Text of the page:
It’s fair to say that children are not natural tidyupperers. If anything, they tend to excel at creating mess, leaving a trail of clothes, toys and ‘treasures’ (aka acorns, pebbles and general tat) wherever they go. We can’t transform them into Marie Kondo devotees, but we might have a few tricks up our sleeve to help kids master their mess, stick to their chores and build good habits.
Setting daily chores for kids
When it comes to helping kids to stick to their chores, the key is making those chores age-appropriate and being consistent. A five year old is going to struggle to do the vacuuming, but can probably pull their duvet straight and sweep a duster over a table. Try to make chores a habit, rather than a rarity. If a child knows they have to stack the dishwasher every night, they’re more likely to do it without complaining quite so loudly.
Chores for children by age
The following ideas can act as a general guide to what children are capable of at what age, but all kids are different and what’s suitable for one child may not be suitable for another. We’re not suggesting children should do all of the chores below every week – they still need time to do homework, read and play!
Note: keep strong cleaning products, like bleach, well away from children.
House chores for kids under-five:
Putting toys and games away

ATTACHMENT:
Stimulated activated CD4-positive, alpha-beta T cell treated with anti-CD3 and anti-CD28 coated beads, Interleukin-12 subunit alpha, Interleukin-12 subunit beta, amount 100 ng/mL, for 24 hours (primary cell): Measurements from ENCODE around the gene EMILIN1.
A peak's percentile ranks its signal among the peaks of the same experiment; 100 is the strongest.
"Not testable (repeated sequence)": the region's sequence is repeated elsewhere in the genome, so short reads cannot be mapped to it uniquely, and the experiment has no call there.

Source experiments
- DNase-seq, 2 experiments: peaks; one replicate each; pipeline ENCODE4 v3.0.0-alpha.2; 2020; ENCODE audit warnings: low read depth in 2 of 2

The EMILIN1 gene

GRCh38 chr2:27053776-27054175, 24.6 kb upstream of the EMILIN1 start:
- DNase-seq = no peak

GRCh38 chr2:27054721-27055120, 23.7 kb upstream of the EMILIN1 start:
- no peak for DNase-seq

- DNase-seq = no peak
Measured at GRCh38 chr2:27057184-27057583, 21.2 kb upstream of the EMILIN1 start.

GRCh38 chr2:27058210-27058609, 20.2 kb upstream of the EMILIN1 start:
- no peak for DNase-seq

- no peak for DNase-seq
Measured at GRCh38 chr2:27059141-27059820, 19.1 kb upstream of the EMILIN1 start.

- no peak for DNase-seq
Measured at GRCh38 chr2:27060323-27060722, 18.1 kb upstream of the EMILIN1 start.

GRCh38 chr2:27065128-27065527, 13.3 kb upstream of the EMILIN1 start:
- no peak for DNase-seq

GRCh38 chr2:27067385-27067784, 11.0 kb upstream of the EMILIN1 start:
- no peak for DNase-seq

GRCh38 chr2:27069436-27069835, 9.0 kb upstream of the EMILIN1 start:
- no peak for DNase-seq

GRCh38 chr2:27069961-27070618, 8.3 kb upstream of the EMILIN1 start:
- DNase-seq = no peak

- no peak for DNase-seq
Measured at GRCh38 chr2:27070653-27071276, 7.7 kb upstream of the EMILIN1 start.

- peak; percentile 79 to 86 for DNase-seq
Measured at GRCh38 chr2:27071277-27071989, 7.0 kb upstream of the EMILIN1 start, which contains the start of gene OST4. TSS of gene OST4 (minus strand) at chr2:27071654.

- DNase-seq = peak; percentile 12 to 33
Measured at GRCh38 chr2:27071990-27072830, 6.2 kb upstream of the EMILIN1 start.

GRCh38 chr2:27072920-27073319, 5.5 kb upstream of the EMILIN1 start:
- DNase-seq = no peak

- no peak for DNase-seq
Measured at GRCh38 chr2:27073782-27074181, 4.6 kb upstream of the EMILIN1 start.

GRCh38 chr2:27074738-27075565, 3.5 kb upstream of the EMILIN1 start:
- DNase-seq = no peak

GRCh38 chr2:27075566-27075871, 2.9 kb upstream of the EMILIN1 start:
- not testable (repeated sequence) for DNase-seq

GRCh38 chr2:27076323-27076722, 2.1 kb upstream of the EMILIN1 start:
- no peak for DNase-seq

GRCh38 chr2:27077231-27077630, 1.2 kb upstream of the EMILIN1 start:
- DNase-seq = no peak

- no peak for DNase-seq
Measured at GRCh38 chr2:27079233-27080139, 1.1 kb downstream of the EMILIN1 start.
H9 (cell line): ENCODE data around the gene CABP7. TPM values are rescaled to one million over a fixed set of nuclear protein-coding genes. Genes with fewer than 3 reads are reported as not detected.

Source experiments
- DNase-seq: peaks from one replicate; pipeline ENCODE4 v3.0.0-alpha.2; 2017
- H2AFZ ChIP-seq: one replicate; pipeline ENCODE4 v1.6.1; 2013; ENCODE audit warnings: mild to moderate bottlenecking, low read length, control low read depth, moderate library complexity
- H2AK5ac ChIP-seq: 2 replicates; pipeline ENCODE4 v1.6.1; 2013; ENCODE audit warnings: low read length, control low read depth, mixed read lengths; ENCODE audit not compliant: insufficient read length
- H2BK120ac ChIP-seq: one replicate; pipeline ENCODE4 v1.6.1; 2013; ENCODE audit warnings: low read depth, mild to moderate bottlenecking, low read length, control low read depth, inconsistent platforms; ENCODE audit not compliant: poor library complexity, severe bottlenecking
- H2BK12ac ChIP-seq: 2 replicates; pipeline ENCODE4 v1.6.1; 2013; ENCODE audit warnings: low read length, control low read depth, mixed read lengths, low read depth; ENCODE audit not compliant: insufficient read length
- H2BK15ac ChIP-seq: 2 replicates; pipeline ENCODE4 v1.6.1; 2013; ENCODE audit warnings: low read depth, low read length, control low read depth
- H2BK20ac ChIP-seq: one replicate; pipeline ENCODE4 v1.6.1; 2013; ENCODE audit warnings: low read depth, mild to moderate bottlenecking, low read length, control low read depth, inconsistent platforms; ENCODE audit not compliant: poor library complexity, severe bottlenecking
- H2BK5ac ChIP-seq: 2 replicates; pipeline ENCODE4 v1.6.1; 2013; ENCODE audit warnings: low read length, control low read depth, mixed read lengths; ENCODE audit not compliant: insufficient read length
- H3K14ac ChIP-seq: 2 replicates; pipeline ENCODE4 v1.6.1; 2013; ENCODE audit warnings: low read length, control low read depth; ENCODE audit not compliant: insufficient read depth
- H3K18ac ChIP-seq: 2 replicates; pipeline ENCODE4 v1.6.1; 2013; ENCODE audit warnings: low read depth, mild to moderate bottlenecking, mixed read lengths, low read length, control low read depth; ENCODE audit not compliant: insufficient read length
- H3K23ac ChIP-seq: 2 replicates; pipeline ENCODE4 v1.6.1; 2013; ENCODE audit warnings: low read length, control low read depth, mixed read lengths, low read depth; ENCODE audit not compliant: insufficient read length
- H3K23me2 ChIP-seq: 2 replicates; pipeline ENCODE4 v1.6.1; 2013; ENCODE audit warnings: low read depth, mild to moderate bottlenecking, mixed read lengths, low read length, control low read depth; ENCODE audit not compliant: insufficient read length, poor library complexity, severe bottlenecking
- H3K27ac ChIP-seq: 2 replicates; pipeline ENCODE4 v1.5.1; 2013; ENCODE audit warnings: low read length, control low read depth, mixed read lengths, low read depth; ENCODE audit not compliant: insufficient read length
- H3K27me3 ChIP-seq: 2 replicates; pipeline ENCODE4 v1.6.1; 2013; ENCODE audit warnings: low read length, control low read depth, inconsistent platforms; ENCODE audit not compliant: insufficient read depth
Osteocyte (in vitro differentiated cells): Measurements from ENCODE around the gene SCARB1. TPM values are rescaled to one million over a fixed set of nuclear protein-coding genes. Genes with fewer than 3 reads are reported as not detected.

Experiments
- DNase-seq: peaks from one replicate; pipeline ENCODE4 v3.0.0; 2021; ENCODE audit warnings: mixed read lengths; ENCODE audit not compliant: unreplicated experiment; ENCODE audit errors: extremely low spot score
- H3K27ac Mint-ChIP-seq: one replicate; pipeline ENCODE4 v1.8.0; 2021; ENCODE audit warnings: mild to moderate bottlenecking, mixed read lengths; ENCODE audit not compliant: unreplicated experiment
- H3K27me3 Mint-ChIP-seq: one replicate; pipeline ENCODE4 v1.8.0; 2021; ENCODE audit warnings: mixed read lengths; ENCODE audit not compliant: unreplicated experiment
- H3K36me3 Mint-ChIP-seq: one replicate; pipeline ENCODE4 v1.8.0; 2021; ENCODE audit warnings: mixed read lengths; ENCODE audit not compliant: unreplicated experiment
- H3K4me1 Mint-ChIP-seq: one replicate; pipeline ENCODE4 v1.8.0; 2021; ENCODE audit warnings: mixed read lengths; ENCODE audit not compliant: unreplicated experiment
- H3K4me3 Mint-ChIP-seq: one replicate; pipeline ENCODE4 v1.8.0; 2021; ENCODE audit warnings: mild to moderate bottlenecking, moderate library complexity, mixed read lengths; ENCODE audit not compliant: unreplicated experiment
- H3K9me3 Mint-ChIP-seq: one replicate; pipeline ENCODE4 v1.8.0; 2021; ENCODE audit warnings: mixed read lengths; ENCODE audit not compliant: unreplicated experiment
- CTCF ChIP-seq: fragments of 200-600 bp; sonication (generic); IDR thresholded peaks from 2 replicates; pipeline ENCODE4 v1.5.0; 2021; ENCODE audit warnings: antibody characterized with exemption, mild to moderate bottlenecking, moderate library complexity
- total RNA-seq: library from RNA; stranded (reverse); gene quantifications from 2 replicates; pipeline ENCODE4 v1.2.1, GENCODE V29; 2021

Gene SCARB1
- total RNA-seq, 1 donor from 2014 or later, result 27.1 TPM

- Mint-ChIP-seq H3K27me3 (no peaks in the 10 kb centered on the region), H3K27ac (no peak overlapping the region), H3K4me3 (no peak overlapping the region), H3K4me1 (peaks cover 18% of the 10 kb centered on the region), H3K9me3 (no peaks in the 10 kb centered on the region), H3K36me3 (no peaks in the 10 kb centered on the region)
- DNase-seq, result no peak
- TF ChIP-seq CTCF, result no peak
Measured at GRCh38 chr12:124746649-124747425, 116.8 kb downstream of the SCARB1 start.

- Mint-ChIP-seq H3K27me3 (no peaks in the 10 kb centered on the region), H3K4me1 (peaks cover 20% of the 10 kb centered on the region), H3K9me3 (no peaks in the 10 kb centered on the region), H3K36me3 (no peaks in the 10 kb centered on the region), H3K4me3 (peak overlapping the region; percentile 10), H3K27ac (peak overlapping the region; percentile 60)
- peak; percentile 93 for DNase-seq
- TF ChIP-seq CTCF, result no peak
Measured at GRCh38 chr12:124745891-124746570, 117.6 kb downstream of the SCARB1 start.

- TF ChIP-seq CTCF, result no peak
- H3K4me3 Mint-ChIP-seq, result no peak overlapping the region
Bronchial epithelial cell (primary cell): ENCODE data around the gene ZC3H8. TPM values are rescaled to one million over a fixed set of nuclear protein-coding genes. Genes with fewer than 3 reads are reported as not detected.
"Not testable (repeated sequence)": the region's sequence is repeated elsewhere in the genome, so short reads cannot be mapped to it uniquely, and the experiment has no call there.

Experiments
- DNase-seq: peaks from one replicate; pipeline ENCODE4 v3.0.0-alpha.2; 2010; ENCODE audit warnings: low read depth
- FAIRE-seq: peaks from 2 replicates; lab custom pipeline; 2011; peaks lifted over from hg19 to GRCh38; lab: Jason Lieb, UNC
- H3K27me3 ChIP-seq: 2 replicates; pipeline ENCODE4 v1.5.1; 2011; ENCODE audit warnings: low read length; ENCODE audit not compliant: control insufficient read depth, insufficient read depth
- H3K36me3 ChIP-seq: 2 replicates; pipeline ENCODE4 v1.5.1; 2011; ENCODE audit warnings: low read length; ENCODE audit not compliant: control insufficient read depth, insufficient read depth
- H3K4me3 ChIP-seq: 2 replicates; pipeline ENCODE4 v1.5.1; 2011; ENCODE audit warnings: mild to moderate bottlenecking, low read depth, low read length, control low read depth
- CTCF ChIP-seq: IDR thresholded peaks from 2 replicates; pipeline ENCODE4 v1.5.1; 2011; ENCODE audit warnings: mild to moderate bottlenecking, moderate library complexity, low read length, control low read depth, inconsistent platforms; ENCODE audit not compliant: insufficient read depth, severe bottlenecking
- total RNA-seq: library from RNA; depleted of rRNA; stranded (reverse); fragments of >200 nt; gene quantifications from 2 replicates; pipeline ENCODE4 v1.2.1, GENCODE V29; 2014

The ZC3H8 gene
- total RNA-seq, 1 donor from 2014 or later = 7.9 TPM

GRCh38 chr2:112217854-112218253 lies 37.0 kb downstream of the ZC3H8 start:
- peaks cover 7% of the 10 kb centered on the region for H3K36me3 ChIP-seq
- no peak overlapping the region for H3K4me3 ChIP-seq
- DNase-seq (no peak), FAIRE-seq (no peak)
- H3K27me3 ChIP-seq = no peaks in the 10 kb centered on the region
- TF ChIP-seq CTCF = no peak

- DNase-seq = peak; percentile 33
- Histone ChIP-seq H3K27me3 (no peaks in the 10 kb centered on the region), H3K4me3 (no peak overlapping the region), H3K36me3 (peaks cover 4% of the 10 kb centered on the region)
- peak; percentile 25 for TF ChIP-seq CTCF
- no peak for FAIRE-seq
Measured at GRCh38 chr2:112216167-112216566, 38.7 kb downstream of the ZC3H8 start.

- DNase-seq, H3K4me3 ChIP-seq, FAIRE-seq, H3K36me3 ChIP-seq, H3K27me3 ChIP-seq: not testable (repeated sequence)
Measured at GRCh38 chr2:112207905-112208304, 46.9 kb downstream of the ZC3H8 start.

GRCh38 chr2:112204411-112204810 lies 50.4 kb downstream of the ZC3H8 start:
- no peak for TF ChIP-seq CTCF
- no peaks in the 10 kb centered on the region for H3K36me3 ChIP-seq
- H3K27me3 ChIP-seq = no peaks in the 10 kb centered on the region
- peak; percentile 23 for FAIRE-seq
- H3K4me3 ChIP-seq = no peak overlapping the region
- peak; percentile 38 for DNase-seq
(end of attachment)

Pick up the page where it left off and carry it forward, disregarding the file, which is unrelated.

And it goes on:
Helping to make their bed each morning
Laying the table
Keeping the bookcase tidy
Putting dirty clothes in the laundry basket
Where do you buy your dishwasher tablets?
Chores for five to eight year olds:
Any of the above and…
Clearing the table
Putting away lighter groceries (not heavy tins and glass jars)
Chores for eight to 12-year-olds:
Any of the above and…
Washing the car
Mopping the floor
Unstacking and restacking the dishwasher
Changing the beds
Sorting the laundry out and putting it away
Wiping down kitchen worktops
Cleaning the bath, sink and shower
Chores for teenagers:
By the time they’re 13, many children will be able to handle most simple household tasks, from cooking a basic meal to walking the dog.
Lead by example
There’s no guarantee that your children will follow your lead if you have a quick tidy up every night, but if you dump your towel on the floor every morning, you can be pretty sure your kids will too. Make it as clear as possible what you expect from your child, help them to build good habits and show them how to clean and tidy properly. That said, try to restrain yourself from constantly correcting them. It’s going to take time before they can mop like a pro and praise is a lot better encouragement than criticism.
To reward or not to reward?
The debate rages about whether children should earn pocket money for doing chores. Some parents believe that children should play their part in keeping a home running without expecting payment. Others are happy to offer children an incentive to do the jobs that they’d rather not.
If you do decide to set chores for your kids to earn money, you could look into downloading an app to help. Most are aimed at children aged eight and up and some come with a debit card. You set the chores your child needs to complete and a payment figure for each chore. When your child does the chore, you click to agree it’s been completed and the money moves from your account to theirs. You can also set savings goals and check where your child has spent their money.
For younger children, try a good old fashioned sticker reward chart.
Easy does it
Our number one tip for encouraging children to tidy away is to make it as easy as possible for them to do so. That means making sure they know where everything goes. Toy rotation can also help to minimise the amount that needs tidying away in the first place. Which brings us to our guide to toy storage and toy rotation.